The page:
I probably played more derbies than any other Spurs player. The strangest was when the great Pat Jennings – who played for both clubs and was then with Arsenal – was given the red book at the end of a game for This Is Your Life. It had to be secret so no one could tell him. Some of us from Tottenham were invited to travel on the Arsenal bus to the studios. The Spurs fans were making their feelings known to the visiting bus as it left – until they saw some familiar faces on board – one being me. It was a special event to go to, but if you were a Spurs fan you'd probably think we shouldn't have been on that bus! I got in the team under Bill Nicholson and he was the type who would pull you up if you drove a red car or had a red coat. If an office lady had a red coat, he'd make her life a misery. If there was a speck of red in your tie, watch out. I got the message. There's more respect between the two clubs than some other derbies. After my heart problems I had messages from Arsenal fans, which was particularly nice.
True colours: Spurs legend Steve Perryman got the message
Magic moment: Paul Gascoigne scores with a free kick against Arsenal in 1991 FA Cup semi-final
Tottenham 1977-90 (398 apps, 19 goals)
WITHOUT a doubt our 5-0 win at home in April 1983. I'd watched from the sidelines in 1978 as Liam Brady scored a wonder goal when Arsenal won by the same scoreline, so it felt great for our fans to win so emphatically. On a personal note it was great as I scored two.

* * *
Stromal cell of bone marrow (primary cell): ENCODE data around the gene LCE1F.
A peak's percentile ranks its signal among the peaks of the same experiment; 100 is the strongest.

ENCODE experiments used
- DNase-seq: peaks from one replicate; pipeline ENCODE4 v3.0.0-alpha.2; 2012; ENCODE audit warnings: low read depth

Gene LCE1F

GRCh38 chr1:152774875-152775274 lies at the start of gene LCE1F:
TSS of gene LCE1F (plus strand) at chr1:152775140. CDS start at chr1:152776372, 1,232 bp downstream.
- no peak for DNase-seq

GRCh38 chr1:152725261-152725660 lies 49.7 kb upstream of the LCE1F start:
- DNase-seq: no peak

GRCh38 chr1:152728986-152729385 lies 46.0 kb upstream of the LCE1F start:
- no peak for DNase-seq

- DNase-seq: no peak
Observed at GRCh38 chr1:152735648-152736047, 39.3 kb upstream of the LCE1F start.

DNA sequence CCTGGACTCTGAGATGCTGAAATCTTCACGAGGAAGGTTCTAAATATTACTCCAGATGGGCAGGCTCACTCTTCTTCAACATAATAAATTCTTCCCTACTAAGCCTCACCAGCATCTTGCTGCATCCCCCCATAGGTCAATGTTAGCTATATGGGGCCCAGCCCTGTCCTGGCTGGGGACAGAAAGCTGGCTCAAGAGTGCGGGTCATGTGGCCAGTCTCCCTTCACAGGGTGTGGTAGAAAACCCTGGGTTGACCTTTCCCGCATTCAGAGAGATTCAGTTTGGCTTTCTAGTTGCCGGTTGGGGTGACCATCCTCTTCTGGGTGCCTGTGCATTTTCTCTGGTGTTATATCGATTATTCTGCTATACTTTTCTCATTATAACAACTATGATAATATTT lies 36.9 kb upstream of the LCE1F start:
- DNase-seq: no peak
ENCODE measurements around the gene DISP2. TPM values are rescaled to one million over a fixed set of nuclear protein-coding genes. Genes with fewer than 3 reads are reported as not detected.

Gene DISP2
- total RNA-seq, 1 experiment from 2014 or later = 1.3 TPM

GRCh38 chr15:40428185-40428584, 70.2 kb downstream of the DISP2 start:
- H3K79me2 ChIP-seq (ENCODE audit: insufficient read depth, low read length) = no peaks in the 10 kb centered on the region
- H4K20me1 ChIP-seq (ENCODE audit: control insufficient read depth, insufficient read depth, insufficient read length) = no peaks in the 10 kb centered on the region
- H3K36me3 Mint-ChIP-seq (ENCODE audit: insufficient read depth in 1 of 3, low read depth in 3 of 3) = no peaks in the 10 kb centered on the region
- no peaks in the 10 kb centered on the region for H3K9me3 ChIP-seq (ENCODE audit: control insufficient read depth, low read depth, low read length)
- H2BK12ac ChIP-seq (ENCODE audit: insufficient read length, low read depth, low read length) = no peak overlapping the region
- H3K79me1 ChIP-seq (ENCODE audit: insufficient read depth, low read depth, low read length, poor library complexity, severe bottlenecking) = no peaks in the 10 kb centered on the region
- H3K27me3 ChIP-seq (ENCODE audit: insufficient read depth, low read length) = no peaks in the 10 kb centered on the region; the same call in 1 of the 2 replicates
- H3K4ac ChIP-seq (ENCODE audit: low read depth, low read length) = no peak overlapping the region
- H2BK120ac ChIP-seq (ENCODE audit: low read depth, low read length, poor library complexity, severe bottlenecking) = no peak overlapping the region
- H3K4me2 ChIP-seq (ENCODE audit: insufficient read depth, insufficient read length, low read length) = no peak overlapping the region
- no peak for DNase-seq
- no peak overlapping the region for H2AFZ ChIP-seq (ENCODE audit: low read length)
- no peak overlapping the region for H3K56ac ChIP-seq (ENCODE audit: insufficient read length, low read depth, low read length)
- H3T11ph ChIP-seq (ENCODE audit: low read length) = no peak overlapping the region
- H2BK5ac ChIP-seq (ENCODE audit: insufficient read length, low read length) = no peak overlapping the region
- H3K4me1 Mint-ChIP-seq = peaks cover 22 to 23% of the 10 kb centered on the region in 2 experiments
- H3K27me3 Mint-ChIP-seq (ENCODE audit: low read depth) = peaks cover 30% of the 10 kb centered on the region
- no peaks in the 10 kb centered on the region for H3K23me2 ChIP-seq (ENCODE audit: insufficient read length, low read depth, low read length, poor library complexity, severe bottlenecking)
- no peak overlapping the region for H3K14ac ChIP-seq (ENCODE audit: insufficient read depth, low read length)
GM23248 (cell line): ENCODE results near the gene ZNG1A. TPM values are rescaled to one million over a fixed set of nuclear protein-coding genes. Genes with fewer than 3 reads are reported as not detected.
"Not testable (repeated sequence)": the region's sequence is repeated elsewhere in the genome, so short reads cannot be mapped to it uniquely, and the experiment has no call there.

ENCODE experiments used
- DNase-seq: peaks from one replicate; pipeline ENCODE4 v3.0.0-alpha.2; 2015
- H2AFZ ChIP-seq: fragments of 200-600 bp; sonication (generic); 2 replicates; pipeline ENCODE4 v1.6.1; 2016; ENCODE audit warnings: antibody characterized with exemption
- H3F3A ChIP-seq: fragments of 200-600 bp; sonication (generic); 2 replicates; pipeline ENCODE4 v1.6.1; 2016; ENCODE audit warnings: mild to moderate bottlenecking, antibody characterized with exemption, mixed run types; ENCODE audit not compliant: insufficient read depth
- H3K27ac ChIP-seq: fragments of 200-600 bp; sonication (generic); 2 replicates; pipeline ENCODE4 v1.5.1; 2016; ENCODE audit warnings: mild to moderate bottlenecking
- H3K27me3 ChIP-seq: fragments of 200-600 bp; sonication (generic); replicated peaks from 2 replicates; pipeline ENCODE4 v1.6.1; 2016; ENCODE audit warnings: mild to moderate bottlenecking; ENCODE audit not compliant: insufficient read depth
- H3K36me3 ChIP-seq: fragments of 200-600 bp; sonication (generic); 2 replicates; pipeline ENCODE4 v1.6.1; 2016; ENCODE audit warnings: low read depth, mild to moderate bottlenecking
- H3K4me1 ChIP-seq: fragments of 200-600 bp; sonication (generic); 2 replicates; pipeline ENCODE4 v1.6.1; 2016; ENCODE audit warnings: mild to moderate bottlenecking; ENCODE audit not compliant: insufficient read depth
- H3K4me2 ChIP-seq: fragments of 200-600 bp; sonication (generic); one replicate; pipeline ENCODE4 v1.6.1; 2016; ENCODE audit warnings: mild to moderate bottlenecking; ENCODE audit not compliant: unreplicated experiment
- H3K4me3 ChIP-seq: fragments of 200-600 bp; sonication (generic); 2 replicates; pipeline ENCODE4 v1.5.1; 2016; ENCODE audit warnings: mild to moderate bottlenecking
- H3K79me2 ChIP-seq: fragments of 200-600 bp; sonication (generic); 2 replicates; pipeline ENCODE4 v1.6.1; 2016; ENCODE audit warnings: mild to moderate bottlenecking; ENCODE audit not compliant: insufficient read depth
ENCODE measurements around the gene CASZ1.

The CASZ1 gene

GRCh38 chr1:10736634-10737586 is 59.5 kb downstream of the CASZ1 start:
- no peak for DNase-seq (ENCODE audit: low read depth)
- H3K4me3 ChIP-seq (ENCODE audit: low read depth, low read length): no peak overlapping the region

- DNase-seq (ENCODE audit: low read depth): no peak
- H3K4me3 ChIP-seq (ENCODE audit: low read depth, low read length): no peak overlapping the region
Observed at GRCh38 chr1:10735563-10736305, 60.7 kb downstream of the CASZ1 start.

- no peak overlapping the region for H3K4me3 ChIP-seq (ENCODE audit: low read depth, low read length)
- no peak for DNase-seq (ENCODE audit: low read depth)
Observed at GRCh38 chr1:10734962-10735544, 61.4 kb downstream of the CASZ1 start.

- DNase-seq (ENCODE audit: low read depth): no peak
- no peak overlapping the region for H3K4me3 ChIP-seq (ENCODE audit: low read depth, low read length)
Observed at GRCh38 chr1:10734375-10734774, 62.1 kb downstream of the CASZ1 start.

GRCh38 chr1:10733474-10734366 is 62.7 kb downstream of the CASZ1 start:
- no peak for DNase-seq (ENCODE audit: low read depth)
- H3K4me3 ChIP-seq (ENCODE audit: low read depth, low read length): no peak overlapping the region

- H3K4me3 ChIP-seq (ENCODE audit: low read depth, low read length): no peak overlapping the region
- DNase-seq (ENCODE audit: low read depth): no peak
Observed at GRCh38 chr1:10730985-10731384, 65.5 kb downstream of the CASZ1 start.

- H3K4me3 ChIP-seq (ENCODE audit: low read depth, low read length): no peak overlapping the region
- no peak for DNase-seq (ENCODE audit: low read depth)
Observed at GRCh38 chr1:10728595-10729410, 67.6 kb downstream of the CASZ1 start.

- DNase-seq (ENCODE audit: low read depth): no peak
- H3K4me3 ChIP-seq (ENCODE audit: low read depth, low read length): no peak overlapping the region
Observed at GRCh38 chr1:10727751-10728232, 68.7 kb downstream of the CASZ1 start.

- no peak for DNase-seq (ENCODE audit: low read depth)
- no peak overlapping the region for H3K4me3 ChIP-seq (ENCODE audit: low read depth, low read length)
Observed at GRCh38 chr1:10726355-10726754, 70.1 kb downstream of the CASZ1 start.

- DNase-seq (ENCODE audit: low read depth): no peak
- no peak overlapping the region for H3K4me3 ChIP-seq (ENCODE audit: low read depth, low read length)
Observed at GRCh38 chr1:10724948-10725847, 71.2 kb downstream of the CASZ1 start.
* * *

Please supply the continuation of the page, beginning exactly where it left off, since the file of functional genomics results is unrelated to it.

Arsenal 1986-92 (120 apps, 28 goals)
There's no better feeling than scoring the winner in front of the North Bank – I know because I did it in March 1988. I'm probably being self-indulgent but it was magical. The game was live on ITV, which was massive back then because not many games were broadcast. We were 1-0 up thanks to Alan Smith and I was played through in the 24th minute. The ball bounced up so sweetly for me and it was in front of the Clock End. I remember thinking: 'It's only Bobby Mimms in goal, I'll definitely score this!' But somehow I screwed my shot wide and I couldn't believe it. So you could imagine what was going through my mind when Clive Allen equalised. I was going to be hung by the fans for missing that chance. But then the moment arrived. Kenny Sansom took a throw and the ball dropped on my left foot. When the ball hit the net, it was a mix of exhilaration and relief. I dived into the North Bank!
Derby surprise: Eamonn Andrews stuns Pat Jennings
Tottenham boss 1994-97 (146 games)
IT has to be the 1-0 win at home on January 2, 1995. It was always going to be special because it was my first as manager. We were playing well at the time, so went into it with confidence. Gica Popescu scored the only goal and White Hart Lane erupted. To make it more special, that was the last time Tottenham finished the season as London's top club.